Homeless Women Put Out Of Shelter And Into Rain And Thunderstorms

Spring is here!!!!! Many people are getting spring fever. For some it means that they will tend to the garden. Others will go to the Cherry Blossom Festival. Some will paint the house. Then there are those who will do some spring cleaning. This final group includes DC Government and the DC homeless shelters.

For most people the onset of spring is a time of great pleasure. For the homeless it means that they lose their right to shelter. DC Law only gives the homeless a right to shelter if the temperature is 32 and below or 95 and above (including the wind chill factor or heat index). So long as the temperature remains between 33 and 94, there is no right to shelter in our nation's crapital. The homeless are put out of shelter and into the rain quite often. Some shelter employees will allow people to come in if it is raining hard enough. However, they do this at their own discretion and risk, with many insurance policies not covering the shelters during usual off hours except during extreme temperatures. (If a homeless person falls and gets hurt while in the shelter during a time that the insurance doesn't cover it, the employee who let them in can lose their job.) Many homeless advocates have been fighting, to no avail, for policy change. Let it be known that a person can die of exposure in 50 degree weather if they remain wet long enough.

On the evening of Friday, March 27th, a homeless woman asked me to call the hypothermia hotline so as to have her taken to a shelter. I had a friend who was standing nearby to use his cellphone to call 1(800)535-7252. (During non-hypothermic months call 311.) The hypothermia hotline employee stated that there were no bed openings at any women's shelter throughout the system and that they therefore would not pick up this woman. So, my friend called back to ask for a blanket. When the van arrived I asked for a blanket for my lady friend and myself and gave her both. She slept outside that night.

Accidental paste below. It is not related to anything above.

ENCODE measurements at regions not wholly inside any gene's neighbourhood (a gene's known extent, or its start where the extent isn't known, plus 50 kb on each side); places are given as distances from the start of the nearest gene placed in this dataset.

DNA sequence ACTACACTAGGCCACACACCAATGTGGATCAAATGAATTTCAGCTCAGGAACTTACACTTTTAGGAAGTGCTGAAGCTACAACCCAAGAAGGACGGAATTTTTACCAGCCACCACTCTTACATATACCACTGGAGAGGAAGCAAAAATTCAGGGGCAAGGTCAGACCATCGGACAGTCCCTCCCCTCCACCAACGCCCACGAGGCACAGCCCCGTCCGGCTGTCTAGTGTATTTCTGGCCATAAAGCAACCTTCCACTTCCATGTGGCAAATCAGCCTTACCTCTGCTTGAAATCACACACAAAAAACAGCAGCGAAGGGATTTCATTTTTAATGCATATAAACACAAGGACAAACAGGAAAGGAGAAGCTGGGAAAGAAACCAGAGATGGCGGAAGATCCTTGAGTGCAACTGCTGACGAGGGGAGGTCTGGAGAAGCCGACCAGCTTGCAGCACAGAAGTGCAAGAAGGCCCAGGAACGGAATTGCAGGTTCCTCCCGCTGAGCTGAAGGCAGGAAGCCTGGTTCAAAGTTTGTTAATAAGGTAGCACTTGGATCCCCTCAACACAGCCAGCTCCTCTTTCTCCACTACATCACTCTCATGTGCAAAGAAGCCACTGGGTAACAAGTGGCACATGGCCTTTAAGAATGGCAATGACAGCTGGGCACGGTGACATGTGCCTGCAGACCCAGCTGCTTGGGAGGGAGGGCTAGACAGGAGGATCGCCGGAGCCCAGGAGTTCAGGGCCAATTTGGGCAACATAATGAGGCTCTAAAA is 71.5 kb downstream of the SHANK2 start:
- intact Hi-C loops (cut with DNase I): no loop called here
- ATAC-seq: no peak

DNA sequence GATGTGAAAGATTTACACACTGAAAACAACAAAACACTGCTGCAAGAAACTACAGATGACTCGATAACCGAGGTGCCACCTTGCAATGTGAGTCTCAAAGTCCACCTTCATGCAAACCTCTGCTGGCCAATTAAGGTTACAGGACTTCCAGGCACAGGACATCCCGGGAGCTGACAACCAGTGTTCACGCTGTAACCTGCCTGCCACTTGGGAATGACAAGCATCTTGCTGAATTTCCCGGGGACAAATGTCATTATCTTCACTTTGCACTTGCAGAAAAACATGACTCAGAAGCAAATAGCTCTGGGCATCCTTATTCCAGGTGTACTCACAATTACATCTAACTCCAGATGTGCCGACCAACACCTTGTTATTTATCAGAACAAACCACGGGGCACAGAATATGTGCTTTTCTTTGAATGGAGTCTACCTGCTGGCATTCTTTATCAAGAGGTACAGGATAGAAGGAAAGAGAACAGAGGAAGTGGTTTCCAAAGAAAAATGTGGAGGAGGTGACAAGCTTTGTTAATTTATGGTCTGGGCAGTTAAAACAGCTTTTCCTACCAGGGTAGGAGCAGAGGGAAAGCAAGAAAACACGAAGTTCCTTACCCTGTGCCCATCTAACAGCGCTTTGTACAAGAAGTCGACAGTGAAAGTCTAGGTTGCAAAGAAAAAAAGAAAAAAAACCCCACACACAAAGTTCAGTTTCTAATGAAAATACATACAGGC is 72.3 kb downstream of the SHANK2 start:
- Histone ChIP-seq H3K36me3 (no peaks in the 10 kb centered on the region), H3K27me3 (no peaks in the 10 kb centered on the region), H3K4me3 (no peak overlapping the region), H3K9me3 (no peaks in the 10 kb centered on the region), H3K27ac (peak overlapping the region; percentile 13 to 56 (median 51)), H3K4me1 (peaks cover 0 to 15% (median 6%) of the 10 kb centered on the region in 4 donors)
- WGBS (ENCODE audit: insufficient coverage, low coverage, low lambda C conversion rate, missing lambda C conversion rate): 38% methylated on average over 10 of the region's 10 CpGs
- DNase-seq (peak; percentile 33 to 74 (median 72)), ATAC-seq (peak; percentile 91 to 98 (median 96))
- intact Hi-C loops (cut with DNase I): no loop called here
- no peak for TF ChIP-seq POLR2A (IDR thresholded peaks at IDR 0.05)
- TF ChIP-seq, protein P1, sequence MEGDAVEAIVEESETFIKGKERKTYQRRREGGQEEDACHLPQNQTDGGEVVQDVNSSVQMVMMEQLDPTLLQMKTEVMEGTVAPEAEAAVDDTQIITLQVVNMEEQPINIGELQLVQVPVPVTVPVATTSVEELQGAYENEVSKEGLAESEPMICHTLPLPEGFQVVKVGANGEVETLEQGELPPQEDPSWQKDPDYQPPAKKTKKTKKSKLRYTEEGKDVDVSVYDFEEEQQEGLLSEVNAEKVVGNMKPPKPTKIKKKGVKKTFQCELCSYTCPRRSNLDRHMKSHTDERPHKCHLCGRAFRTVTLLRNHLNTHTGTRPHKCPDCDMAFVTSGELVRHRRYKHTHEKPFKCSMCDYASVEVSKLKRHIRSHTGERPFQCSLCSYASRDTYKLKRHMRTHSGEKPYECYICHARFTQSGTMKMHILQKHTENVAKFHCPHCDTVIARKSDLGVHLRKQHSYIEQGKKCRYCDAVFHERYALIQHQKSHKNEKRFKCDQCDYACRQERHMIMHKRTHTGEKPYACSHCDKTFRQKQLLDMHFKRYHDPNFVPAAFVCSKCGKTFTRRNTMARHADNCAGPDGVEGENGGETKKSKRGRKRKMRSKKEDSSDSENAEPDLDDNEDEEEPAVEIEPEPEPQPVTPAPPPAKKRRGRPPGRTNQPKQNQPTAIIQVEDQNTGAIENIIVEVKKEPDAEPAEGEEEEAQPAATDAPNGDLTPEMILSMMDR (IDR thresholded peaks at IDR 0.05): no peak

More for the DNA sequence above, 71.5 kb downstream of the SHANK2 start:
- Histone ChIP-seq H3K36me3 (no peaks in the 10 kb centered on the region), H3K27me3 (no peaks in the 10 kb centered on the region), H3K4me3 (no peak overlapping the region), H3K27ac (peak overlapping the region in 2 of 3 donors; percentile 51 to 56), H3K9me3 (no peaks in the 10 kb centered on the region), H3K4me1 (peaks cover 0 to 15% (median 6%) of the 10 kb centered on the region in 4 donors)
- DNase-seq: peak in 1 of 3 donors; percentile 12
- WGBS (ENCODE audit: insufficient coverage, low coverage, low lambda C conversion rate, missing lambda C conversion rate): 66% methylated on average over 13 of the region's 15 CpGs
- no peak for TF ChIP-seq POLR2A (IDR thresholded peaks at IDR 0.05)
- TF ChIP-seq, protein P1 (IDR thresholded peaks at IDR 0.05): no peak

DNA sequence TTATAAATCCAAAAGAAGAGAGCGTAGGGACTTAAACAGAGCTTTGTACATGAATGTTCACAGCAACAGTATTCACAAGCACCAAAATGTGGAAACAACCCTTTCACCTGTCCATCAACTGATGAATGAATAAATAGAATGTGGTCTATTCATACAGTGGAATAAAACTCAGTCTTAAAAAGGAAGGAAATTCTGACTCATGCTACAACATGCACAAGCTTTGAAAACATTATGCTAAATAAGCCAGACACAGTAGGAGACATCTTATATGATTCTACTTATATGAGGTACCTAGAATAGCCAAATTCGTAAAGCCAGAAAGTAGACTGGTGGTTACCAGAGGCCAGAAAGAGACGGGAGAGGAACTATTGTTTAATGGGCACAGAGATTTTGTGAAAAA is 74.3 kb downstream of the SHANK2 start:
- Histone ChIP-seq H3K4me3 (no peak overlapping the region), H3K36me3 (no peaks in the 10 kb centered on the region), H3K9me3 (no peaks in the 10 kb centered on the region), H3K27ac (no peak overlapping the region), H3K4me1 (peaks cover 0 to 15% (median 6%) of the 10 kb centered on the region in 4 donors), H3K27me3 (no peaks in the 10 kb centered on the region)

Then I went to the CCNV shelter where I stay. As I entered the building, a woman stopped me to tell me the following story:

"The John L. Young Women's Shelter (which is in the same building as CCNV) just decreased capacity from 100 women to 85 women. The women weren't given any prior notice. So, the usual 100 lined up to receive beds. 15 of those women have nowhere to go. It's raining. The hypothermia van was called and they refuse to take the women to another shelter. (There were no openings.) However, they are transporting men, but not women. Those 15 women had to go out into the rain and find whatever place they could to sleep."

Since that night I found out that the reason that the women were given for the decreased capacity at the shelter is that it was a fire hazard. John L. Young supposedly has 2 doors and therefore will not be allowed to house more than 85 women due to the time it would take for them to exit through 2 doors in the event of a fire. (The Harriet Tubman Women's Shelter also decreased its capacity from 100 to 88 women some time ago. I'm not sure as to why. This was prior to them moving into a new building.)